Ira Sukrungruang is the author of the memoir Talk Thai: The Adventures of Buddhist Boy and the poetry collection In Thailand It Is Night. He is the coeditor of two anthologies on the topic of obesity: What Are You Looking At? The First Fat Fiction Anthology and Scoot Over, Skinny: The Fat Nonfiction Anthology. He is the recipient of the New York Foundation for the Arts Fellowship in Nonfiction Literature, an Arts and Letters Fellowship, and the Emerging Writer Fellowship. His work has appeared in many literary journals, including Post Road, The Sun, and Creative Nonfiction. He is one of the founding editors of Sweet: A Literary Confection (sweetlit.com), and teaches in the MFA program at University of South Florida and the low-residency MFA program at City University in Hong Kong. For more information about him, please visit: www.sukrungruang.com.
Statement of Poetics
The Green We Speak, the newest poetry collection I’m currently working on, embodies what I seek to do in my poetry. It is a poetry collection that explores and interrogates the Thai immigrant experience in America through verse, a genre that allows for leaps in time and memory, the crafting and manipulation of metaphor, the dissection and examination of the language of the displaced. The speaker of the poems in this manuscript is an immigrant son, trying to find a sense of comfort, a sense of home in the states—Florida specifically—juxtaposed to his thoughts of what it means to remain faithful to a country eight thousand miles away.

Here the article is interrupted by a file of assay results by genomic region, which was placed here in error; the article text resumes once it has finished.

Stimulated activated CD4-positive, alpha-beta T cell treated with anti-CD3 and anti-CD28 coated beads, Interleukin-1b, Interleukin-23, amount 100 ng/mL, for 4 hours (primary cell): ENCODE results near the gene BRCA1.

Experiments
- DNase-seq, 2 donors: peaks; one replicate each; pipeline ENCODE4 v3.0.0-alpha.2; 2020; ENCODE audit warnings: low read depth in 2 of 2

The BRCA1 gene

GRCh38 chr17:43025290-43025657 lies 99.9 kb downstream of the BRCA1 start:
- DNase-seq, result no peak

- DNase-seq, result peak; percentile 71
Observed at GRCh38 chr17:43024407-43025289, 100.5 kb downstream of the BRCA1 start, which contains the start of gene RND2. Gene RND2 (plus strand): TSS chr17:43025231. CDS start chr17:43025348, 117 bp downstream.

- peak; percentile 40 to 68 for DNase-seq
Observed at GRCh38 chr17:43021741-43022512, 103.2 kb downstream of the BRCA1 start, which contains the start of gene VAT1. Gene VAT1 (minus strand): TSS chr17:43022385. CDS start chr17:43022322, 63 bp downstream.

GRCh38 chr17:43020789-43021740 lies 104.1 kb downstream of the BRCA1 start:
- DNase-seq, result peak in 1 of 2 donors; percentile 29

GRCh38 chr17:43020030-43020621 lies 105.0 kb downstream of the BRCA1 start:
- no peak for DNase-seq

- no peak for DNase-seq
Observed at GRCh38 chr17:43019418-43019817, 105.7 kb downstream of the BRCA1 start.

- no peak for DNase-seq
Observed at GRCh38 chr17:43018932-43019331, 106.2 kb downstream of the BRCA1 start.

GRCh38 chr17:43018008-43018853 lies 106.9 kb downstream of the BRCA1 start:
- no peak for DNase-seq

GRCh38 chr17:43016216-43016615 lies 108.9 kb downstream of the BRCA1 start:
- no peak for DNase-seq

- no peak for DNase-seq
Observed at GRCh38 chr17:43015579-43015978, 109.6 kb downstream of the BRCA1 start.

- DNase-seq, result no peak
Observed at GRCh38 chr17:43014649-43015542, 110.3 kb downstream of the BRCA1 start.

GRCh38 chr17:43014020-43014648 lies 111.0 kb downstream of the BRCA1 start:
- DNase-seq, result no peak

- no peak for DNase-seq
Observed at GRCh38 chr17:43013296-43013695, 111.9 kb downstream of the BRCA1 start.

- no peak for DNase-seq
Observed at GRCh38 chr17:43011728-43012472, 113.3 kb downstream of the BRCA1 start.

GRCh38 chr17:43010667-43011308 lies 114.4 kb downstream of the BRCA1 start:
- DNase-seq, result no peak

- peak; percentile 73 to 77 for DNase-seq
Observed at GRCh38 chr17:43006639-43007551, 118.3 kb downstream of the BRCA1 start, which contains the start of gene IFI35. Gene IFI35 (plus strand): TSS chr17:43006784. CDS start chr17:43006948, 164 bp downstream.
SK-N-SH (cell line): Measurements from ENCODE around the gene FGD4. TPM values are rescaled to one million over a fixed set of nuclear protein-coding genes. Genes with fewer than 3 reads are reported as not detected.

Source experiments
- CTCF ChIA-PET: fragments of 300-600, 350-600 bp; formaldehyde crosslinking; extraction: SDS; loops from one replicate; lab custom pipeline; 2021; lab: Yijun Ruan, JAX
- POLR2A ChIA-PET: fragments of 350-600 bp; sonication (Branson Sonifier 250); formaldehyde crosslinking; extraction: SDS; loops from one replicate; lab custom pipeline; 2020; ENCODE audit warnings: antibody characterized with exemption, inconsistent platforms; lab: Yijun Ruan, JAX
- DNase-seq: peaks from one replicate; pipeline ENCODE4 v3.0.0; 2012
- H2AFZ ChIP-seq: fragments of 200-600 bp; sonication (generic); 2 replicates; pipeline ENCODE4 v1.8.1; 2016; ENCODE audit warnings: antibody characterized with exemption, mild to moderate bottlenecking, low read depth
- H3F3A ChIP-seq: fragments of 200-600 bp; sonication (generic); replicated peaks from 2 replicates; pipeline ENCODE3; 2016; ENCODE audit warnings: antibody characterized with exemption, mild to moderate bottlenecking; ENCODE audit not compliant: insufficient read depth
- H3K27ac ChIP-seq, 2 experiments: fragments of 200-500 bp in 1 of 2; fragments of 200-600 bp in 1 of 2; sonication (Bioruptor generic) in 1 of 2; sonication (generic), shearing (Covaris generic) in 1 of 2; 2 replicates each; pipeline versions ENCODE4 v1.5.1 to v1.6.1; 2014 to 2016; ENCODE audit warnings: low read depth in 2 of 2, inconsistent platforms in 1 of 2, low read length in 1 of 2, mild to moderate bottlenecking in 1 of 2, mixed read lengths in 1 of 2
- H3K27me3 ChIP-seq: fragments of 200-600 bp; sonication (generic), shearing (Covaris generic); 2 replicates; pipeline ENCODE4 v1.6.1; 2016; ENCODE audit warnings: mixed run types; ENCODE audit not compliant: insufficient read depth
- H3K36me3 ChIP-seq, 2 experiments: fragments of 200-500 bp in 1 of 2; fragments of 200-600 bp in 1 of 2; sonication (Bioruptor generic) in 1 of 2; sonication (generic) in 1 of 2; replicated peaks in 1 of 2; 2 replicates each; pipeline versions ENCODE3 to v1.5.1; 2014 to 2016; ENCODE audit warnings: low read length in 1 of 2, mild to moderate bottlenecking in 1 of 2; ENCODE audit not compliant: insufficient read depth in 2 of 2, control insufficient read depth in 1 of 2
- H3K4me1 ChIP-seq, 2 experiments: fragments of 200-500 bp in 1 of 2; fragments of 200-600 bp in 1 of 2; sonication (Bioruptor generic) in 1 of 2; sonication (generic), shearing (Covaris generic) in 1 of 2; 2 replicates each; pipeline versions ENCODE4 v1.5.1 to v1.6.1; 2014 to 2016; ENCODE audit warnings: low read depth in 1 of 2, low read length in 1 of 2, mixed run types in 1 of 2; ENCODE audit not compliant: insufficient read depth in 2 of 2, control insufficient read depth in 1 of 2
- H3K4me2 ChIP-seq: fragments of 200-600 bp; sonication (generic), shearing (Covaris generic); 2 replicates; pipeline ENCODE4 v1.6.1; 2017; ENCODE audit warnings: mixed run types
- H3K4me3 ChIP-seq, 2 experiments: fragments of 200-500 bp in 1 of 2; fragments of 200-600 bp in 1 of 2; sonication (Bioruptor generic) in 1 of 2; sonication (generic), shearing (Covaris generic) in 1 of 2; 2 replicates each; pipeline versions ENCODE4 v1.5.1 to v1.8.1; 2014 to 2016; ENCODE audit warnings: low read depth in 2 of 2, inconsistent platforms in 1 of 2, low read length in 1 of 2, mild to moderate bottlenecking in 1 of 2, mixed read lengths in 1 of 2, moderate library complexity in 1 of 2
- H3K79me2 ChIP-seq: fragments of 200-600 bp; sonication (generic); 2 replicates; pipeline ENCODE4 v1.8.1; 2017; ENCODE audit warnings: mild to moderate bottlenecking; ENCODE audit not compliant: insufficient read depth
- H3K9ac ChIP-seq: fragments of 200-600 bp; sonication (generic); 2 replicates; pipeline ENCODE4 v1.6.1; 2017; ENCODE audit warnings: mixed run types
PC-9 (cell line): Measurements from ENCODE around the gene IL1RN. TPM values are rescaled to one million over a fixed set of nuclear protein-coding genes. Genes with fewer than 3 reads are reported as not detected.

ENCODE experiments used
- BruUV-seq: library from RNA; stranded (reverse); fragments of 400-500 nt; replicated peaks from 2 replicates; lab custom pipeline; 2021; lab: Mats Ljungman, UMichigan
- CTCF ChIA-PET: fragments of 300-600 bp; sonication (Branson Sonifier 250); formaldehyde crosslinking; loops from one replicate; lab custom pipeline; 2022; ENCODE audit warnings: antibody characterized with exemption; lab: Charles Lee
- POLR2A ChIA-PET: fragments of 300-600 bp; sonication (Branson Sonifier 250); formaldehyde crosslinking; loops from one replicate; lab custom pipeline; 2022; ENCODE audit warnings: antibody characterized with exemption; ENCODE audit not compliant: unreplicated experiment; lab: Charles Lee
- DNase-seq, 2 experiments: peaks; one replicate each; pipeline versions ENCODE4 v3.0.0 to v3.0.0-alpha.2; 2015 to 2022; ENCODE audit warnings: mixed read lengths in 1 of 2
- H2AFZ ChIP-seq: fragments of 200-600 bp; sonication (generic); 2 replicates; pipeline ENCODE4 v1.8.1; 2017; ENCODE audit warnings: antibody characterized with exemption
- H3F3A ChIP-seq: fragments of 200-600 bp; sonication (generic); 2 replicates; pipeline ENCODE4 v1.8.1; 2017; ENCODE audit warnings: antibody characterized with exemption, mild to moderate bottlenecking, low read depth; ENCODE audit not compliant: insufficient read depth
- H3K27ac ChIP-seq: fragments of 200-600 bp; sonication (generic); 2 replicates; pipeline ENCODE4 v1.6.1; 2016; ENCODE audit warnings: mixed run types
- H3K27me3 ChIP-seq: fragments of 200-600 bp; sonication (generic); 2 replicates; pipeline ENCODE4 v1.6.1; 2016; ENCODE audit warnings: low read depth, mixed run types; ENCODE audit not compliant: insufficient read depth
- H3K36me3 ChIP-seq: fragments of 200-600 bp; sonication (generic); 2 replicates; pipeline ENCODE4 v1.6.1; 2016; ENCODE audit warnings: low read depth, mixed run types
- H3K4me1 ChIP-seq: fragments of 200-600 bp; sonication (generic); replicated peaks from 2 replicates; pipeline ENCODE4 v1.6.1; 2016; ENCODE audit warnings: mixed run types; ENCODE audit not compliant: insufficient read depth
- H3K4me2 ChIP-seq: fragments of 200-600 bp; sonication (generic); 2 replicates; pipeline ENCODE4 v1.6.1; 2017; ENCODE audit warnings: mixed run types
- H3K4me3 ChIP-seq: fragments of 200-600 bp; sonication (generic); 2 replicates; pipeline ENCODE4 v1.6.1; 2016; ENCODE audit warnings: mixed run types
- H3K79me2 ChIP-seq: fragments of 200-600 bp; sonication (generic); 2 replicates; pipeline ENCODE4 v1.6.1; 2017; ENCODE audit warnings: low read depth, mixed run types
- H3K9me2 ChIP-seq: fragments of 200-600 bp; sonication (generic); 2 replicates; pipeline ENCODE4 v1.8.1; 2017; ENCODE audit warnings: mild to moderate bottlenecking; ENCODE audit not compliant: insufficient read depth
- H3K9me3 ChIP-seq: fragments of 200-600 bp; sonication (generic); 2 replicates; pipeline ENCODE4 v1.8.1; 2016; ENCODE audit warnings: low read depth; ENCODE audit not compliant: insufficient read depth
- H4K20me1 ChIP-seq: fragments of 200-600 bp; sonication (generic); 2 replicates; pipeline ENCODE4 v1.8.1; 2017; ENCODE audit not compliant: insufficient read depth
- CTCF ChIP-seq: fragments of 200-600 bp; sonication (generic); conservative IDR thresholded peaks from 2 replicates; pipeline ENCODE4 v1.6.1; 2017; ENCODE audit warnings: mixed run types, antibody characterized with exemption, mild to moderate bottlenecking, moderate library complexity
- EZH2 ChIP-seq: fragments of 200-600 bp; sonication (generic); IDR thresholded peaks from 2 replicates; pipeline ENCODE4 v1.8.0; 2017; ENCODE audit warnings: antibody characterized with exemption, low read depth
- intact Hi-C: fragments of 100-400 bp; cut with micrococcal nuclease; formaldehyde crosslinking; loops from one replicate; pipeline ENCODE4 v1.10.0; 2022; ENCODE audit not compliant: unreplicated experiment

As a minority poet, I seek to join the growing lexicon of Asian American literature, to widen the scope of this cannon because now immigrants who emigrated to America in the late 60’s and early 70’s are telling their stories, writers of the Thai, Cambodian, Hmong, and Laotian descent. One of my main goals is to open the dialogue of this “new” Asian American literature, to reconfigure and redefine immigrant narratives.Poetry, for me, is how I understand my place in this country as an artist and as a citizen. Poetry is how I understand culture, familial expectations, and the long umbilical connection to the homeland.
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